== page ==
Meet Hyperion XP-1 – a hydrogen-powered supercar which promises 1,000 miles on a single tank
Hyperion – a US-based company – is betting on hydrogen-power for their new supercar. They believe that the car is not only an engineering masterpiece but a watershed moment for how people will view hydrogen fuel cell technology.
The car is able to drive 1,000 miles on a single tank of compressed hydrogen gas with an electric motor that can generate more than 1,000 horsepower.
Better yet, the all-wheel-drive car can go from zero to 60 miles per hour in just two seconds.
The way it works is by using Hydrogen fuel cells to generate electricity inside the car – rather than relying on charged but batteries like other Electric Vehicles (EV). This might sound like a bog-standard petrol car with extra steps, but the cells do not combust like a traditional combustion engine.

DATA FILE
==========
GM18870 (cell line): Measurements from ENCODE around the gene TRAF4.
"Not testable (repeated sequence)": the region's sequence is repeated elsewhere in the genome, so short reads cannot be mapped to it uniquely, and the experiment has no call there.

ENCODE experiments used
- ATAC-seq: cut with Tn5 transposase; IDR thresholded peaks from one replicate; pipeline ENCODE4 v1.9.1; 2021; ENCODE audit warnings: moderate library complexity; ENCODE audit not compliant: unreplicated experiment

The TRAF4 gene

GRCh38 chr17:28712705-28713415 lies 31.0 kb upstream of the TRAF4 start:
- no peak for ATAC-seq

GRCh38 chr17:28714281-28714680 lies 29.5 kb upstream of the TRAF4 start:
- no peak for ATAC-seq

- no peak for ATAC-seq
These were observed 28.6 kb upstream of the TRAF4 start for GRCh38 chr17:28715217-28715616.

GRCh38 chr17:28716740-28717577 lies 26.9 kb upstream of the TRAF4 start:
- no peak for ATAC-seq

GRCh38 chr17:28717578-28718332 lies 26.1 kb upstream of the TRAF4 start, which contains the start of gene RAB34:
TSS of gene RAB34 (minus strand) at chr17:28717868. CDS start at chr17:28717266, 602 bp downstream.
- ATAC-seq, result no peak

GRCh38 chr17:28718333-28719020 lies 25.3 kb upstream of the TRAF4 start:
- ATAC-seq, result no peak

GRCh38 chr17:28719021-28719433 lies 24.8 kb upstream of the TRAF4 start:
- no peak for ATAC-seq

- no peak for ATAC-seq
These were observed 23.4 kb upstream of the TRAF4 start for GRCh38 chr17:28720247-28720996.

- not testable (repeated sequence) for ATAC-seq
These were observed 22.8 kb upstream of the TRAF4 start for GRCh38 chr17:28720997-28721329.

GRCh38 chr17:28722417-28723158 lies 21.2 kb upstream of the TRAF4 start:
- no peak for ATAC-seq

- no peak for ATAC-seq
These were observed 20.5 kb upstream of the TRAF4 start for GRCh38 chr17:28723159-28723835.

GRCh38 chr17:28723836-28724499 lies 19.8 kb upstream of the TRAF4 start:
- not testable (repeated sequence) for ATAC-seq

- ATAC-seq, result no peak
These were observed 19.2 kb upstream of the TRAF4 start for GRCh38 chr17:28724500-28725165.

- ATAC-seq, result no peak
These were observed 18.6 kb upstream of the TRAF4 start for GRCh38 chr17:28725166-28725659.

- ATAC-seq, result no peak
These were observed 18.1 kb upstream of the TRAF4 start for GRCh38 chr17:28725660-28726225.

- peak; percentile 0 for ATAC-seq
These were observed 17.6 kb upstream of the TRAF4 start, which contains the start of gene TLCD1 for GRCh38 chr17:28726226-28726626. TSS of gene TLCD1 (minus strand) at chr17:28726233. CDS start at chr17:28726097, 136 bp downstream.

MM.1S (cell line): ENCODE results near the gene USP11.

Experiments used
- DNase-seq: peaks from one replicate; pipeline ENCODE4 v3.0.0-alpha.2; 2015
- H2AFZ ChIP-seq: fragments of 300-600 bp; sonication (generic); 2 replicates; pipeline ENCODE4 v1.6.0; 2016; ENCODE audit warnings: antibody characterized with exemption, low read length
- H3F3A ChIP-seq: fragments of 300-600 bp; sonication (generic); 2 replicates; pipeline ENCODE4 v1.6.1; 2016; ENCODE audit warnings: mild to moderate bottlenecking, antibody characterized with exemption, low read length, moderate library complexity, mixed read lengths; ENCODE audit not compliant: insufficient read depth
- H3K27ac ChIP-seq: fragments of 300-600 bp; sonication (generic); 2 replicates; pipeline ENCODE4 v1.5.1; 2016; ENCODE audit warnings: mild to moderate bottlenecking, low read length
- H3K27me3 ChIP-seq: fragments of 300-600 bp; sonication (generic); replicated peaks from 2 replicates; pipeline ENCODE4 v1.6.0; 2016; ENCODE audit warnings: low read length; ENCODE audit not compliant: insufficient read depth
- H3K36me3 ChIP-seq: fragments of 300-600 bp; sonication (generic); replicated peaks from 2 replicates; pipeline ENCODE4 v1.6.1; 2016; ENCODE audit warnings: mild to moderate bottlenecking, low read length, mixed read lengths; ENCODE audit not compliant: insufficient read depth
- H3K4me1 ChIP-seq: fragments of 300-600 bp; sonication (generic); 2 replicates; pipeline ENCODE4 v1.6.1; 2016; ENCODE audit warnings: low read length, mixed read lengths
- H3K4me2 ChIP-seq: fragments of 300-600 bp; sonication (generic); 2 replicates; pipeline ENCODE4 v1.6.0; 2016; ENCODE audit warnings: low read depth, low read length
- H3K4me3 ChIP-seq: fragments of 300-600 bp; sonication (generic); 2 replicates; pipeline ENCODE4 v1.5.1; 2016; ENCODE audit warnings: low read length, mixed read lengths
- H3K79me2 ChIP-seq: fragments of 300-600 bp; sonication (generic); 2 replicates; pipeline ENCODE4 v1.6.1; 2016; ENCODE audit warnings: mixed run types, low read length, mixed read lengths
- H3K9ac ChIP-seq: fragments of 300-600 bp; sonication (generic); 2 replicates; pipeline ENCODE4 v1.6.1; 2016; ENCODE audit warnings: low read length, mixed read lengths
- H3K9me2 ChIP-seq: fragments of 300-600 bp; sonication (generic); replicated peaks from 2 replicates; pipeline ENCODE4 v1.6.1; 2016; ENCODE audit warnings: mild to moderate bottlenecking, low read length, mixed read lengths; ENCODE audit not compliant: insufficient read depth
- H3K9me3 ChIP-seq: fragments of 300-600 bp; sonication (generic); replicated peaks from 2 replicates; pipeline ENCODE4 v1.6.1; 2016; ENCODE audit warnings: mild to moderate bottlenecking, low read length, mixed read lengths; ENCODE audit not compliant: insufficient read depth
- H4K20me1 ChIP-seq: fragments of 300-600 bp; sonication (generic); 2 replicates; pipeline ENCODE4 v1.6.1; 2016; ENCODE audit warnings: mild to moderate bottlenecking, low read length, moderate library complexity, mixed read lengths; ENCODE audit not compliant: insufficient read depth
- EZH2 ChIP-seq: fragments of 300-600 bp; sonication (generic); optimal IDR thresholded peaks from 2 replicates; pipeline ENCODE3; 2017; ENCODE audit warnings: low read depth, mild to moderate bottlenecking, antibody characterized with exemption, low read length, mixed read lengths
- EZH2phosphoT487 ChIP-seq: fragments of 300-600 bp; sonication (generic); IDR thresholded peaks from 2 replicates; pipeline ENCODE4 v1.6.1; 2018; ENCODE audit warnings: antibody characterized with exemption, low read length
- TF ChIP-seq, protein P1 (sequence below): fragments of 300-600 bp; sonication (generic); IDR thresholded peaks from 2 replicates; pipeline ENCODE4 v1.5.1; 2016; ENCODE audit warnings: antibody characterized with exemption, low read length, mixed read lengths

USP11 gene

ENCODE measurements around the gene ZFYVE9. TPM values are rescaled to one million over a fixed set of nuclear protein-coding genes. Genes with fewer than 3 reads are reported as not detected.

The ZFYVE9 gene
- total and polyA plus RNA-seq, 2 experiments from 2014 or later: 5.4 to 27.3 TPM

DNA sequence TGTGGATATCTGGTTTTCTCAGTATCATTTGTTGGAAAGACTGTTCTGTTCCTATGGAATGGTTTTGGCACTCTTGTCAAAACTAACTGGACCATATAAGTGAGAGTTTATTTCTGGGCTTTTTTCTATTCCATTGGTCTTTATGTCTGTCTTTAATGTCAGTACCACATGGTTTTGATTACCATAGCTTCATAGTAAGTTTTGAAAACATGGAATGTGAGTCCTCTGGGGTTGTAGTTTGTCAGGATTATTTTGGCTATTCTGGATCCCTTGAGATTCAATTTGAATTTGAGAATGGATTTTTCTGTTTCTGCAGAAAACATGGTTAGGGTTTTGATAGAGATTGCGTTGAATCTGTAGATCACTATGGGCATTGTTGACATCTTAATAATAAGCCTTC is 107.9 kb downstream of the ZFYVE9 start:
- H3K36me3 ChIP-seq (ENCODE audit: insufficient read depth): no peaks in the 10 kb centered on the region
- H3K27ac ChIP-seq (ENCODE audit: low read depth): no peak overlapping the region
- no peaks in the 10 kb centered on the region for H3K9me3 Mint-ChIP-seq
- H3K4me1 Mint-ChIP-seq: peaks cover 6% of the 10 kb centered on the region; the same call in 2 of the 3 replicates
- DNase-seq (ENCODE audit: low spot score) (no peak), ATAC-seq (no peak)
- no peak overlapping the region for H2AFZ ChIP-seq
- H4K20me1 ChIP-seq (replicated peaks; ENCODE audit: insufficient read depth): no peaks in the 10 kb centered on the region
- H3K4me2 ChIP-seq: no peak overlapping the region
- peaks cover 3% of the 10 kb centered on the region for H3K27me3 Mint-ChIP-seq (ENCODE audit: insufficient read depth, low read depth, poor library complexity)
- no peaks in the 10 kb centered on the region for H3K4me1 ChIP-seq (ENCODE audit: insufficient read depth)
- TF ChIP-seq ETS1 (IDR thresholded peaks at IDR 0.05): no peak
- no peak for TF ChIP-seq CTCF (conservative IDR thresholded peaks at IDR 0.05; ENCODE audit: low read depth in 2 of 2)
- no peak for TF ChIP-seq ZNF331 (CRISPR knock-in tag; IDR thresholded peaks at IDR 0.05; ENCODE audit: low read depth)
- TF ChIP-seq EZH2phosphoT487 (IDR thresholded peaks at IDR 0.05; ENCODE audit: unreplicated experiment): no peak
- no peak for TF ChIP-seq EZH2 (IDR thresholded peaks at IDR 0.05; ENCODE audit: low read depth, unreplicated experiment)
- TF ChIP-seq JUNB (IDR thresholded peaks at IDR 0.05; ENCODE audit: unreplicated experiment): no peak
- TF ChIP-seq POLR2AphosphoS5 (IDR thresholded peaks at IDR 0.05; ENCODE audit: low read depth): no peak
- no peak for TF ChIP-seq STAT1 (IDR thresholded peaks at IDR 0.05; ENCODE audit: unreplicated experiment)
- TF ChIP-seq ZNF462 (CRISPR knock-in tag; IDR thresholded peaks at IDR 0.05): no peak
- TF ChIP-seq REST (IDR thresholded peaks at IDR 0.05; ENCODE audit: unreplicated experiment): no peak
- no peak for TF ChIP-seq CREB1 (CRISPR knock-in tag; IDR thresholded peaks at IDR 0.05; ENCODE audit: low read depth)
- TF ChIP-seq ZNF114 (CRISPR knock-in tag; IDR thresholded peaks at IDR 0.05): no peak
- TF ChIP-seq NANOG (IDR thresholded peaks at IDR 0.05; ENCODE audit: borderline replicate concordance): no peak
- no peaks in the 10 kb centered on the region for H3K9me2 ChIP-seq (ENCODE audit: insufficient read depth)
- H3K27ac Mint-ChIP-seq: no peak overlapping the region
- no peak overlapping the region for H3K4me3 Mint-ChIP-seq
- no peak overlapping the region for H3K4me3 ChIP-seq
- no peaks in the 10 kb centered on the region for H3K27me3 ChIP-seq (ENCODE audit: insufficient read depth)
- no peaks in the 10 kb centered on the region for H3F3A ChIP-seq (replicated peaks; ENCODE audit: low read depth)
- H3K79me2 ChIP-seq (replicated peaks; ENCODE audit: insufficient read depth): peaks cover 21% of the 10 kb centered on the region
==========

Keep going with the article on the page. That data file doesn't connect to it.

Instead, fuel cells combine hydrogen with oxygen from the air in a process that creates water. This means that steam is the vehicle’s only emission while the car gets a steady stream of electricity to power itself.
Hydrogen big advantage is that it stores more energy than a battery and is very light. That means a car with a similar-sized volume of fuel cells to a battery-powered EV will weight much less which makes it more efficient and allows it to go to further and faster.
Currently, the main problem with the tech is refuelling. The UK, and other large automotive markets like the USA, lack basic hydrogen infrastructure while there are many electric charging points. As of last year, the UK had just 17 hydrogen stations compared to 25,000 EV charging points.
However, the company is betting that this will change as countries block the sales of petrol and diesel engines. They believe that consumers will value the fast refuel time vs a slower charging time for a battery EV – the XP-1 fuel cells take only 3-to-5 minutes to completely refill – and that will drive the creation of more hydrogen stations.
The company is aiming to start to manufacture the XP-1 in the USA before moving on to make more practical hydrogen-fueled cars for a broader range of customers.